With Enemies Like These, Innovation Needs No Friends

By Graham Peterson

Paul Krugman just destroyed 70 years of research on economic growth accounting and economics of development, 50-60 years of the sociology of science, and 20-30 years of business school research on the importance of recombinant innovation and risk taking for institutions in a 300 word blog post.  I wish I were that smart.

Paul quotes a very nice piece from the New Yorker by Jill Lepore where she exposes some of the weaker case studies that launched the ca-raaazay fashion around innovation in business schools.  Fair play – the case studies do sound bad.  But Paul, without considering that there might be more to the intellectual interest in innovation than a few flimsy case studies, claims that the only reason interest took off is because talking about innovation made rich people feel good about their (otherwise undeserved?) wealth.

These are the kind of arguments that used to get me fired up when I was 22 and high as a kite, buying Adbusters Magazine from Rainbow Book Co-op in Madison, Wisconsin.  They’re not very good arguments.

Paul says that Silicon Valley is not happy about Lepore’s piece, and that proves she and he are correct.  “Look, this argument we’re making makes X group of people mad!  It must be right because they’re just getting defensive!”  Conspiracy theorists argue this way: “You see, you’re denying that the government controls your brainwaves because they’re controlling your brainwaves!”

Unfortunately for an otherwise great piece, Lepore makes essentially the same claim more elegantly in the New Yorker piece.  She mixes in some critical literary theory and claims that “innovation” only got rhetorically popular in the 1990s for the same reason that political economy did in the 18th and 19th century.  Because it helps rich people who benefit from modernity justify modernity.  This argument has been wrong since Marx slandered his colleagues for being lap dogs to the rich (I’m not being polemical — Marx was; the name calling and mocking is littered throughout Capital and The German Ideology).

The argument is wrong because the rich have always found ways to justify being rich (usually stupid on their face, like “God said so, so there, now shut up or I’ll kill you”).  And there have always been rich people.  But classical political economy emerged, and its descendants in modern business schools, in order to explain the puzzle of how all of a sudden people who had not traditionally been rich started becoming fantastically richer than their ancestors.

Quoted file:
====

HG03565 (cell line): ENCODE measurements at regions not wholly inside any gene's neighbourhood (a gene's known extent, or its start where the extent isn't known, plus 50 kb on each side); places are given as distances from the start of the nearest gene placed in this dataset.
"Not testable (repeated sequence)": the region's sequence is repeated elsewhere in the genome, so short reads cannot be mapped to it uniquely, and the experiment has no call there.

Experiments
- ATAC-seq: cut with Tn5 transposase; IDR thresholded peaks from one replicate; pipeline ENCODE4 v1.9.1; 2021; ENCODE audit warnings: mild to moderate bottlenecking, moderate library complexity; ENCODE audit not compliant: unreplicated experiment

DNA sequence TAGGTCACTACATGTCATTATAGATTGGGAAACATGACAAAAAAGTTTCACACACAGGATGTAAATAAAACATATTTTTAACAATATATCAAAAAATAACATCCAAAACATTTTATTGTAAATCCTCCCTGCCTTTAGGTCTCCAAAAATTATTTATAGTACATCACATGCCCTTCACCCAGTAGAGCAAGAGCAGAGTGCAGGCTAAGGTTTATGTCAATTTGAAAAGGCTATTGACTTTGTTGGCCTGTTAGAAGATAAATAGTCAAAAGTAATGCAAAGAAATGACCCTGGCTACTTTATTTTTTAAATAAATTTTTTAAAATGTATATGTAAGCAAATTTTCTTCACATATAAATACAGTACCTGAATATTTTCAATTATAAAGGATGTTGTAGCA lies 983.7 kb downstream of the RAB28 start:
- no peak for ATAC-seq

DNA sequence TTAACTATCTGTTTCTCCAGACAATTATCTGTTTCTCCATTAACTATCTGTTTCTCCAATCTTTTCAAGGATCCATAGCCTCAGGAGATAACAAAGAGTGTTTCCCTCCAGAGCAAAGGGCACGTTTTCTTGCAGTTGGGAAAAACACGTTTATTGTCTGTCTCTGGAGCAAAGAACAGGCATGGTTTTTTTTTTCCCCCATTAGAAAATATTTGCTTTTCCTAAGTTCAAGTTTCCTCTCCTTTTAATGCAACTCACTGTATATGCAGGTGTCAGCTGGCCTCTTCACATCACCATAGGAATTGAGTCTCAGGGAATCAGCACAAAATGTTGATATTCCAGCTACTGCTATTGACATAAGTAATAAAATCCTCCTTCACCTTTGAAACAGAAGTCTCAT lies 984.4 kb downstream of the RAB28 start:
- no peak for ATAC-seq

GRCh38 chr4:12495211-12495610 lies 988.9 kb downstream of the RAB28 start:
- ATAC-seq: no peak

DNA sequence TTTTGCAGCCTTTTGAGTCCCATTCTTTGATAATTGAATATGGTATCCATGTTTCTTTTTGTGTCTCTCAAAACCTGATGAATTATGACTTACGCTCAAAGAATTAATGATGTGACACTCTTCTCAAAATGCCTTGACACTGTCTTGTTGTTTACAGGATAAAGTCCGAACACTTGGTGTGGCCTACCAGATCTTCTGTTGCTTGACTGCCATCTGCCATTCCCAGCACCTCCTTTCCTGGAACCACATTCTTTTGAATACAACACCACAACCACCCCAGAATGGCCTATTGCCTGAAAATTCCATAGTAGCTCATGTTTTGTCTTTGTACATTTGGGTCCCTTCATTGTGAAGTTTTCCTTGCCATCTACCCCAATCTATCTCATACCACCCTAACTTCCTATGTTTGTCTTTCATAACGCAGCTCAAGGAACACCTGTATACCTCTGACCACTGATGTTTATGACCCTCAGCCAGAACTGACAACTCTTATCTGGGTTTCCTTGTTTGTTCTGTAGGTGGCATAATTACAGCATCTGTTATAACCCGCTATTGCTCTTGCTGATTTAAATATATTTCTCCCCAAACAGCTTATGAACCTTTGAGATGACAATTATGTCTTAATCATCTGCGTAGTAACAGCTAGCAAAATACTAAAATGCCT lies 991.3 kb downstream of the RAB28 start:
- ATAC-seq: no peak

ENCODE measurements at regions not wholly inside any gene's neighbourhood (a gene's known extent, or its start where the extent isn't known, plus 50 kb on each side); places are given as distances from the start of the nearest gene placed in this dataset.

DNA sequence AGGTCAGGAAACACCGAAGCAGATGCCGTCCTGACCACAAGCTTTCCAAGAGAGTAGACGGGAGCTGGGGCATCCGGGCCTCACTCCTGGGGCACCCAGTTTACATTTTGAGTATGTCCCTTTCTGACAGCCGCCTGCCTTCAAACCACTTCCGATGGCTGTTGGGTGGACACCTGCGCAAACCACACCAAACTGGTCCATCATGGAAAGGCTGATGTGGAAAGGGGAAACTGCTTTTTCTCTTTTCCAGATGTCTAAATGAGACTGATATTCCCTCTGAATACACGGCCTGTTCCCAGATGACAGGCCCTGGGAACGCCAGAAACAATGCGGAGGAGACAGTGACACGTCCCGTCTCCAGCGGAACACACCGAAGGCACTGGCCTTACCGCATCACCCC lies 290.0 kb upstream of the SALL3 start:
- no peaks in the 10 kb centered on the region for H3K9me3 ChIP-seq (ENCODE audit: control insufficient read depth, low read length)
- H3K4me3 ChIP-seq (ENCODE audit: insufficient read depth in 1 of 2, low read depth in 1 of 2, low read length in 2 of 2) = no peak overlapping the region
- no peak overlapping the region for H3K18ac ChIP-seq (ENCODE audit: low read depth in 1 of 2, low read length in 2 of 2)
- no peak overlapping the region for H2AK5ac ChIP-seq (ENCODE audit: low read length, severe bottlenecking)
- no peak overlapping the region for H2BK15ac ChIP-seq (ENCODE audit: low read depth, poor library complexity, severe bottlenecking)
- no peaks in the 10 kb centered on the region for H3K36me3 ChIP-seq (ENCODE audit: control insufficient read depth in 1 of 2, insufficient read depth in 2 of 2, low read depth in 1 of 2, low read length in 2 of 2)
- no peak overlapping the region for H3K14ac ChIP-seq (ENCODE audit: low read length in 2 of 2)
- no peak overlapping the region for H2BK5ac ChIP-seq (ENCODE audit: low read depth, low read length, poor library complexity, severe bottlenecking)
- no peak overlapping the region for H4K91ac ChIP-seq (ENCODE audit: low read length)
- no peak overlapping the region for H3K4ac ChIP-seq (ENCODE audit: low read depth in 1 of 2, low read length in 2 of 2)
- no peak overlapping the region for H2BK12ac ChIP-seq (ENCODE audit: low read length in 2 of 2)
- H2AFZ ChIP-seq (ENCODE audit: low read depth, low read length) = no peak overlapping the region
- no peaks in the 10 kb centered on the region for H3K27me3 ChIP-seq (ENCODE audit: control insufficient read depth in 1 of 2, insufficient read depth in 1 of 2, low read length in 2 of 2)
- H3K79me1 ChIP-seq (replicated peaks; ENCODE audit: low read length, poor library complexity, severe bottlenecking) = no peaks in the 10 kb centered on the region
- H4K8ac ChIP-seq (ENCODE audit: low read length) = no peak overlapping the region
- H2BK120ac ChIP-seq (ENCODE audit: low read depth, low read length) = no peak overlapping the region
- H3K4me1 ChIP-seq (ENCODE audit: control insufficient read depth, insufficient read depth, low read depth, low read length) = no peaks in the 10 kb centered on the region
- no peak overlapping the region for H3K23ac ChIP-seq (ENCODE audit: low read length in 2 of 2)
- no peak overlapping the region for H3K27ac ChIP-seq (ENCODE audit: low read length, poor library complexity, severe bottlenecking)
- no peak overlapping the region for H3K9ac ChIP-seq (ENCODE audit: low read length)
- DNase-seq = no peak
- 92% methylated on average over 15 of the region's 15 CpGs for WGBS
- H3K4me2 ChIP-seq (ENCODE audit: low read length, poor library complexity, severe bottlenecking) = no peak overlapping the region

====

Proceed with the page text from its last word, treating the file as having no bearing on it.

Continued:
It’s difficult to imagine how a work-a-day community college instructor in 18th century Scotland, armed with the fees from his rhetoric courses, and the last name of a tradesman, represented the pinnacle of aristocratic self-congratulation.  Or how the musings of a merchant and financier, a class of occupation considered more suspicious than prostitution for most of history, did either.  But that’s apparently the ethical impetus behind Adam Smith and David Ricardo’s ideas.

And that’s, according to Krugman and Lepore, the only reason someone would believe in a modern idea, innovation, that’s otherwise well supported.   Because rich guys only need a few bogus case studies and a management zealot to ease their consciences on the back 9.

There are good reasons to doubt the veracity of most academic research, and the details of the case studies that Lepore mentions are some of them.  Taking cheap shots at class interests and making generalizations across professions constituted by thousands of people, and hundreds of years of history, based on a bad dissertation and some inflated management consulting, are not any of them.

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2 thoughts on “With Enemies Like These, Innovation Needs No Friends”

  1. “Disruptive Innovation” may not be the be-all end-all of market-changing causal factors, but to deny it’s very existence in the way Lepore does is astounding. Has she (or Krugman) tried to rent a video from Blockbuster on the way home from Borders recently?

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